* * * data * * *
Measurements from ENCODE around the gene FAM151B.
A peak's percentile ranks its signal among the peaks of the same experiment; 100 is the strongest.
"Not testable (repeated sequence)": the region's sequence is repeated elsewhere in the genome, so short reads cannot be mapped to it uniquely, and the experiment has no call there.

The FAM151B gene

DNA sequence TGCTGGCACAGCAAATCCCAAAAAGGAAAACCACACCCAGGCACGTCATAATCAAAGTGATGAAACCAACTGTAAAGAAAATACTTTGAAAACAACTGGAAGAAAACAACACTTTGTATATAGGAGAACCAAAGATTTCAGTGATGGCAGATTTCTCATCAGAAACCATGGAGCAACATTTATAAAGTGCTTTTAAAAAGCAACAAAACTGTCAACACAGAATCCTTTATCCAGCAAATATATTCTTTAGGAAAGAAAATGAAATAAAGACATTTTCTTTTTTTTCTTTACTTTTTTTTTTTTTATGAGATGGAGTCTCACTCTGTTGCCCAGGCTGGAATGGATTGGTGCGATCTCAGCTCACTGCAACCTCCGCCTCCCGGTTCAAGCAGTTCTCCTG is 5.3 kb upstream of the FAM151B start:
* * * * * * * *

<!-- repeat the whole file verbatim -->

Measurements from ENCODE around the gene FAM151B.
A peak's percentile ranks its signal among the peaks of the same experiment; 100 is the strongest.
"Not testable (repeated sequence)": the region's sequence is repeated elsewhere in the genome, so short reads cannot be mapped to it uniquely, and the experiment has no call there.

The FAM151B gene

DNA sequence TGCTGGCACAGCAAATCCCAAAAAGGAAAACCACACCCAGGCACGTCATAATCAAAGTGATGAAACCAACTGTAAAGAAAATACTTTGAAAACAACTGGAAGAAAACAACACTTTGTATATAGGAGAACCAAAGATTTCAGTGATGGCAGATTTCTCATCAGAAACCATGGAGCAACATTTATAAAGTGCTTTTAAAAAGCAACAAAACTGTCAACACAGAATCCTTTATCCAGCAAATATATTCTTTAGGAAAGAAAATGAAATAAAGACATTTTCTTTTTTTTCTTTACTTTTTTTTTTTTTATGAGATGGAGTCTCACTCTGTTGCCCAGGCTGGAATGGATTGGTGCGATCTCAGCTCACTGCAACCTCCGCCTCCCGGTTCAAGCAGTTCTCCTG is 5.3 kb upstream of the FAM151B start: